Figure 1: Team strengths and chances at the Euros

Source: Ilo rating

How might the tournament play out for England?

England, naturally, are favourites to win Group C, at 58%, with Denmark second favourites at 24%. England are about 93% likely to progress from the group stages, as they are 26% likely to finish second, and 12% to finish third (from which they more often than not will be one of the best third-placed sides).

As group winners, England would face the best third-placed team from the other half of the draw – Groups D, E and F. That could be one of 12 different teams – it is most likely to be Turkey (8%) or Austria, the Czech Republic, Romania, Slovakia or Ukraine (all about 7%). Lurking in that list of potential last 16 opponents is Portugal – again with 7% – a team that does have a record of qualifying from third place in the Euros.

In fact, though, England’s most likely last 16 opponent is Germany – which happens with a probability of about 18% – if England finish second in Group C (with 26% chance), and Germany win Group A (with probability 68%). Finishing second naturally gives England a somewhat more hazardous route to the later stages. If England win Group C, their chances of winning the tournament increase to 13%, but if they finish second or third, the chances fall to 5-7%.

Germany are thus England’s most likely last 16 foes, but it’s also possible that England will face the hosts in the quarterfinals. This happens if Germany are runners-up in Group A and England win Group C, and both teams successfully navigate the last 16. With an 8% chance, we square up to Germany in the quarterfinals.

But Group B is the most likely source of England’s quarterfinal opposition – Spain with 24% chance, and Italy with a 21% probability. Should Croatia dislodge one of Southern Europe’s footballing giants (sorry, Albania) in their group of death, they may also be England’s opposition (17% chance). Of course, anything is possible – but there’s only a tiny probability (0.2%) that England will play Albania in the quarterfinals.

The semifinals, which England have a 35% chance of making, would see the most likely opponents emerging from the other side of the draw: Portugal (20%), France (19%), the Netherlands (18%) and Belgium (10%) being most likely. Because the best third-placed qualifiers switch sides of the draw, again England could play almost anyone in the semifinals, including Germany (2%) and Spain (5%) – but these are quite unlikely to occur.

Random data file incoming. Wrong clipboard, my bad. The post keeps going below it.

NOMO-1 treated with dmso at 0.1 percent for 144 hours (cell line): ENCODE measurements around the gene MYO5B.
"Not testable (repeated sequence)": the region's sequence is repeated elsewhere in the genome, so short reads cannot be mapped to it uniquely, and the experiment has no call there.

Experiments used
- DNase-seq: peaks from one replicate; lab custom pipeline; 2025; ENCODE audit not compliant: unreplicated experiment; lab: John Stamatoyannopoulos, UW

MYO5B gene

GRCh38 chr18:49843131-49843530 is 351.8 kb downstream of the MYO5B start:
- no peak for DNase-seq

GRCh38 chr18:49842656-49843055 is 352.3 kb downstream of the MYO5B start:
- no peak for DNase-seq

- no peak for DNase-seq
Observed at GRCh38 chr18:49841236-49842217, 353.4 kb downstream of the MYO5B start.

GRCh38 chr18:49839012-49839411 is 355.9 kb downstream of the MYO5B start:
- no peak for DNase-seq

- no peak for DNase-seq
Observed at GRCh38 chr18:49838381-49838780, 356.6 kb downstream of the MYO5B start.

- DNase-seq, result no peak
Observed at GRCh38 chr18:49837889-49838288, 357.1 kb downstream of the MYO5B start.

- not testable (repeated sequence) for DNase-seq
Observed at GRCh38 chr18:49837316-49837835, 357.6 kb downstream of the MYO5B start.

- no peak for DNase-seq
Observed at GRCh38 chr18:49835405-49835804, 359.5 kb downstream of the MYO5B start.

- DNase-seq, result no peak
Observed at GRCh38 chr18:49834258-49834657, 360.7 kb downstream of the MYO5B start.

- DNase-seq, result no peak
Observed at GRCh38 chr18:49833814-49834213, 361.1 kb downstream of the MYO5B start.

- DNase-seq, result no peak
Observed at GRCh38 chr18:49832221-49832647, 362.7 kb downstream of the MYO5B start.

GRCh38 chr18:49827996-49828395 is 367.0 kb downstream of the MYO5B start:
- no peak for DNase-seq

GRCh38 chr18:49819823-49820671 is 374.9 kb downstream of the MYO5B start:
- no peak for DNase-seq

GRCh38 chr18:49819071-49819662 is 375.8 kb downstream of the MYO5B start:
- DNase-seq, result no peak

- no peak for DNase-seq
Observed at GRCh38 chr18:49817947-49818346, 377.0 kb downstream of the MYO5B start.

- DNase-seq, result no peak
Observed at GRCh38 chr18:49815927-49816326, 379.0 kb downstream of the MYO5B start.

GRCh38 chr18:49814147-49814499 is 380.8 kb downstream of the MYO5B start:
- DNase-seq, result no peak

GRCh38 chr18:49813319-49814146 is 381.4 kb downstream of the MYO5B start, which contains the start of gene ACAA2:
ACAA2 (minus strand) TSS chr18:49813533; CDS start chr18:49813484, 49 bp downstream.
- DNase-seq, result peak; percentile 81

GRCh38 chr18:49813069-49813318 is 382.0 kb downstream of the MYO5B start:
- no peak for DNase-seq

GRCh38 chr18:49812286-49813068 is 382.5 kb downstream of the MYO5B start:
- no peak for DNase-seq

England have a 19% chance of making the final on 14 July – the fourth most likely finalists after France (32%), Spain (26%) and the Netherlands (22%). Should they make it there, it’s no surprise that their most likely opponents are France (20%) and Spain (15%).

What about Scotland?

It would be remiss to ignore Scotland, who have the honour of opening the tournament this Friday evening, facing hosts Germany in Berlin. Infamously, Scotland have never progressed beyond the group stages of a major tournament, and their form, plus the draw, means that they will find it tough once again to get out of the group stages in Germany.

Tough – but not impossible. We give them a 45% chance of breaking new ground and qualifying for the last 16. They are the weakest team in their group (Elo of 1162 to Hungary’s 1201, Switzerland’s 1240 and Germany’s 1329). Their group also has the one team that benefits from home advantage (equivalent to 0.08 more goals for the hosts and 0.26 fewer goals for their opponents in match-ups historically).

That doesn’t mean though that Scotland cannot emerge from the group – an Elo rating difference of 39 between them and Hungary means that they would expect to beat Hungary about 44% of the time (excluding the possibility of a draw).

To add to Scotland’s woes (in addition to their terrible form going into the competition), they are in the earliest finishing group – Group A. At that point, should Scotland finish third, they will have almost no idea what is necessary to be a best third-placed team.

Because 24 teams reduce down to 16 for the first knock-out stage, the four third-placed teams (out of six) with the best record also qualify. The teams in later finishing groups – Groups E and F finish on 26 June, three days after Group A finishes – will know what they have to do to get through. Mario Guajardo and Alex Krumer discuss this feature of such tournaments in their proposals for the expanded FIFA World Cup in 2026.

But whatever happens, there is little doubt that Euro 2024 will be yet another tournament that creates memories for years to come. Anything is possible (Greece have won a European Championship), but some things are more probable than others (Europe’s heavyweights have consistently delivered over many decades).

We’ve used statistics and a bit of economics to put some numbers on the relative likelihood of all of those different possible outcomes. Is football coming home? Probably.

Where can I find out more?

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Author: James Reade
Image: Dziurek for iStock